In The Passion of Joan of Arc the use of a silent film was very effective for showing emotion to the audience. This emotion is shown through the musical soundtrack, the close up frames, and through other techniques that the director uses. With the lack of speech from the characters, emotion can be hard to show if not done correctly.
The emotion of the movie has a lot to do with the music. When I first watched this film, I had watched it without sound. Needless to say it was a little hard to sit through, but adding the music added so much more to the films quality. For example, during the scene where they take Joan to the torture room the music added more emotion to the scene. Had the music not been added to the movie the viewers would not have had the same sense of emotion from the film.
The close facial shots is a signature technique that is used by the director for this film. This technique allows the director to show how the characters are responding without hearing the tone in their voice. One shot from the movie that best shows this is when Joan is being prosecuted by the judges. In the first shot below we see Joan’s fear in her eyes. We do not need to know how her voice sounds to know that she is fearful and offended by the question. In the next shot we see the judges facial expression. This shows us that he is determined for her to answer these questions, and that he does not sympathize with her unwillingness to answer all of their questions. If the actor’s did not do show enough emotion then the silent film would fail. The viewers need to be able to understand their characters, and be able to see and feel what they are feeling. The director, and the actors of this film do a great job at showing this.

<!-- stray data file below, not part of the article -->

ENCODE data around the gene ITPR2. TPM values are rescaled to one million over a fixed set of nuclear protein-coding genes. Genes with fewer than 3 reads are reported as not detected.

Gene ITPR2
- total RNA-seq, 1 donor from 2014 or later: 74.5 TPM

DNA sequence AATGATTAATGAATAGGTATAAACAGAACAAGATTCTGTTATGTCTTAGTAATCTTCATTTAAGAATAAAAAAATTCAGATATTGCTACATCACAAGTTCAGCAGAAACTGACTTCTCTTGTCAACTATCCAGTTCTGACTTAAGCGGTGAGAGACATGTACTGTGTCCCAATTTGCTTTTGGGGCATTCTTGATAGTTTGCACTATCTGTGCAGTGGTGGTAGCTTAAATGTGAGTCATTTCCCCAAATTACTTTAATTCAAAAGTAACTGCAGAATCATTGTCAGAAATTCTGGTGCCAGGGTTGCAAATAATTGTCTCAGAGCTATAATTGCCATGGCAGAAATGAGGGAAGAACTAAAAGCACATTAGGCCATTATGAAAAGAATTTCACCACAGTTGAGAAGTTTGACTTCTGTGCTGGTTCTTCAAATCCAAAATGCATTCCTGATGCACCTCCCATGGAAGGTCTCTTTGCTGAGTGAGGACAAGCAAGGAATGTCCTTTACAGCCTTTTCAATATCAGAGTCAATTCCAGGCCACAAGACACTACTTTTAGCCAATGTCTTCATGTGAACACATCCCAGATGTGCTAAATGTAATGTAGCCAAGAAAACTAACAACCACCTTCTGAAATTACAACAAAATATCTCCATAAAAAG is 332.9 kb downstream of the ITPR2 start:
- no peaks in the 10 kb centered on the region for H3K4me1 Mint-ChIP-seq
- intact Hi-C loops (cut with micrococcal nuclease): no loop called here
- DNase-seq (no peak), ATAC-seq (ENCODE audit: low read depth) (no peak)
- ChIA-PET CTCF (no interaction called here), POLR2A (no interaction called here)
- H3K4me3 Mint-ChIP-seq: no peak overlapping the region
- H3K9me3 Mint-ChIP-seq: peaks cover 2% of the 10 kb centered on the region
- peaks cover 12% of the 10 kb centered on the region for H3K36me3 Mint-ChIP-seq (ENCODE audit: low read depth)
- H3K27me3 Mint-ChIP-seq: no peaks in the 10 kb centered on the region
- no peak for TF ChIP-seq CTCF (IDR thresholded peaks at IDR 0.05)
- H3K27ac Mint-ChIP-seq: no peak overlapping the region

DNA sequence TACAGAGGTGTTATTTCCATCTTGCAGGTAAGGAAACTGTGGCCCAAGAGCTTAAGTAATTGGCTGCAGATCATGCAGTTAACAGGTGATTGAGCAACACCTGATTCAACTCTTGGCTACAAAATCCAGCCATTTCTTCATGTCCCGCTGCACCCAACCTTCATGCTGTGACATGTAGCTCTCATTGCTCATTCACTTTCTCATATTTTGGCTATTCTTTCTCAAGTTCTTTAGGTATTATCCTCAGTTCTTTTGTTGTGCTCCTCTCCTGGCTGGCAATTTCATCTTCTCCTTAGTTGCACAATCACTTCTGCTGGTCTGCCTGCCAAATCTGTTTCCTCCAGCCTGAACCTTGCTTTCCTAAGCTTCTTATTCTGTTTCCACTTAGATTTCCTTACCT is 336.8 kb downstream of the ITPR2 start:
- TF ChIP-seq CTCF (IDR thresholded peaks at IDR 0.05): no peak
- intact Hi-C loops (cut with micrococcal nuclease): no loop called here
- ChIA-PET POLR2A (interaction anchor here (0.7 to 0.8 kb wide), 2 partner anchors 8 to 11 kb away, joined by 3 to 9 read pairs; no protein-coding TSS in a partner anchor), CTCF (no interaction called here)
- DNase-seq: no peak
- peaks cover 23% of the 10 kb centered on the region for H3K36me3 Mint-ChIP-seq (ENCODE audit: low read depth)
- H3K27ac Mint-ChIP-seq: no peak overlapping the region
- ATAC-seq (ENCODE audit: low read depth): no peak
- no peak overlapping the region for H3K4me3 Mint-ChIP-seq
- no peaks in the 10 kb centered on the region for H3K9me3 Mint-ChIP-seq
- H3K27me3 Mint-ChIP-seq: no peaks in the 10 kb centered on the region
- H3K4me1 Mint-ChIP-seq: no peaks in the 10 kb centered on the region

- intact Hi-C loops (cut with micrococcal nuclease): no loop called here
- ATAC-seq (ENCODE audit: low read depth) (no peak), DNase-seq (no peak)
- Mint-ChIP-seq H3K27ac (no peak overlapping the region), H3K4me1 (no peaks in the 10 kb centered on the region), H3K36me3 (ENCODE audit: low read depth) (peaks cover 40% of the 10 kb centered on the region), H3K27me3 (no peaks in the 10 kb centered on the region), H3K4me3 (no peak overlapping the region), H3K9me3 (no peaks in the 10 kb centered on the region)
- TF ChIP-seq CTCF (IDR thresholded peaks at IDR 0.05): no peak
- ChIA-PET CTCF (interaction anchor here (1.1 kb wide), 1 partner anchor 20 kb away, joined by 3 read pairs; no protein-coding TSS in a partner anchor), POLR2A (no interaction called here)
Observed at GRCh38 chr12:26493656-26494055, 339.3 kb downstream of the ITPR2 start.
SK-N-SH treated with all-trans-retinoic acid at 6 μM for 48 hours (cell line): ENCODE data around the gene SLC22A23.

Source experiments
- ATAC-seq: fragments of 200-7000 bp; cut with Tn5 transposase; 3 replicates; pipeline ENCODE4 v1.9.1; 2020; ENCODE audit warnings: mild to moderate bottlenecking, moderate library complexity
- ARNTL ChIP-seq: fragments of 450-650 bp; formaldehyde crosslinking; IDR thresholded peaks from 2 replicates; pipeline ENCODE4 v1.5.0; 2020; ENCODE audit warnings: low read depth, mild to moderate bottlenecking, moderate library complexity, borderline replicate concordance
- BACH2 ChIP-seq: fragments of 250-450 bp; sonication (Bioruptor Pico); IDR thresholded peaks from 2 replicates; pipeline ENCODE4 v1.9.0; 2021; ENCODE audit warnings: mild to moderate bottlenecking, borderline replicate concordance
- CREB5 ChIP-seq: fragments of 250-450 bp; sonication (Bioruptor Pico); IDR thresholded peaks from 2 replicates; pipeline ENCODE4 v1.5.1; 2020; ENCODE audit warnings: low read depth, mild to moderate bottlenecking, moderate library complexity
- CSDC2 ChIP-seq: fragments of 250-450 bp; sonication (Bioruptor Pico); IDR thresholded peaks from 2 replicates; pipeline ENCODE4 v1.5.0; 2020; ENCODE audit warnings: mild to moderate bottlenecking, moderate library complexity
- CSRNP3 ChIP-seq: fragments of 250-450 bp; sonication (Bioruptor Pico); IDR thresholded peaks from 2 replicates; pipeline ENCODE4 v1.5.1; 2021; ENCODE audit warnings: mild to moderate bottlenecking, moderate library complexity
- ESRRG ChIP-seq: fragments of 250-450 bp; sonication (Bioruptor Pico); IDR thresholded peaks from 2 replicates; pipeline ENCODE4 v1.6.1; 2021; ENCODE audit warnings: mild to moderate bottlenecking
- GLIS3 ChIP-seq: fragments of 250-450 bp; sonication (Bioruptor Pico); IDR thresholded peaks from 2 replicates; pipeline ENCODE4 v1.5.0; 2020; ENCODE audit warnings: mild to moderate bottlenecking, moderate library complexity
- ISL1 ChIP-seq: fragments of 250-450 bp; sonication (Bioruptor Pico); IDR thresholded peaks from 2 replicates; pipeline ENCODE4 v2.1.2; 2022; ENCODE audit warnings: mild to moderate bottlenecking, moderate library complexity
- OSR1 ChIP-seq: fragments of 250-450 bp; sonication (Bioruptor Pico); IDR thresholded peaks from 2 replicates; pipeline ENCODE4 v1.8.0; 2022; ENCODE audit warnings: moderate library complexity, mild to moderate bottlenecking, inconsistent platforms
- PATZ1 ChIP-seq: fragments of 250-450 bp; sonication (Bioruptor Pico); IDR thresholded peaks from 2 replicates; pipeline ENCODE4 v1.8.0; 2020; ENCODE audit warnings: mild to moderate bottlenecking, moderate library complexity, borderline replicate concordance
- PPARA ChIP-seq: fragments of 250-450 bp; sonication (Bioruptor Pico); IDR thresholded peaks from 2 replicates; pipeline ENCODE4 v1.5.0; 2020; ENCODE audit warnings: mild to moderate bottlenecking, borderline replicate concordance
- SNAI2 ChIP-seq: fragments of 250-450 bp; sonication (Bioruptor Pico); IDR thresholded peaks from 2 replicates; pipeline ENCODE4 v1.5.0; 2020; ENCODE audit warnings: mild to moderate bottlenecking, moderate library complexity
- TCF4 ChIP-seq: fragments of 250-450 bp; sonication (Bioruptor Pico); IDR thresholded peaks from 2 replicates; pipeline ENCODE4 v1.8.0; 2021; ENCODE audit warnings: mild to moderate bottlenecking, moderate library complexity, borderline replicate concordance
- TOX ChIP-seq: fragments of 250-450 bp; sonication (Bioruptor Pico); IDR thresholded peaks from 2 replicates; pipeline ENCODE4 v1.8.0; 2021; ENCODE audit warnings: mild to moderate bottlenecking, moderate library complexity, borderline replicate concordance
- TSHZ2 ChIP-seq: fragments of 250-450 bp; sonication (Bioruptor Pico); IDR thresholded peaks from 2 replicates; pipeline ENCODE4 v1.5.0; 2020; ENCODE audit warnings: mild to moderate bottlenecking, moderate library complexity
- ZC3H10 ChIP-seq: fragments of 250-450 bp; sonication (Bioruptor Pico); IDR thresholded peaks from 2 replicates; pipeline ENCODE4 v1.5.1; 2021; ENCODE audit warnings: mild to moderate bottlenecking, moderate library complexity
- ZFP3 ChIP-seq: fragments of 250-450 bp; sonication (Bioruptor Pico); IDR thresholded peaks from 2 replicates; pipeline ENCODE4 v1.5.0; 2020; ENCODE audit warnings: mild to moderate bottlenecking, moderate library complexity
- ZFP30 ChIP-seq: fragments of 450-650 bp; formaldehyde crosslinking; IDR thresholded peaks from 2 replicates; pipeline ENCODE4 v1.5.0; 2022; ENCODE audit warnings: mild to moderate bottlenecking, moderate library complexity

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One of the last things that the director does to really get the emotion of the trial to the audience is by ignoring the 180 degree rule. In class we talked about in The Seven Samurai the 180 degree was used correctly. This is where during conversations the camera shot during a conversation is not suppose to turn 180 degrees, but in The Passion of Joan of Arc this is ignored. We can see this when the camera goes from Joan’s face to one of the Judges face during the question. (an example of both of these shots are shown above). This method allows the director to show all of the characters emotion, and is not really questioned as being a wrong technique.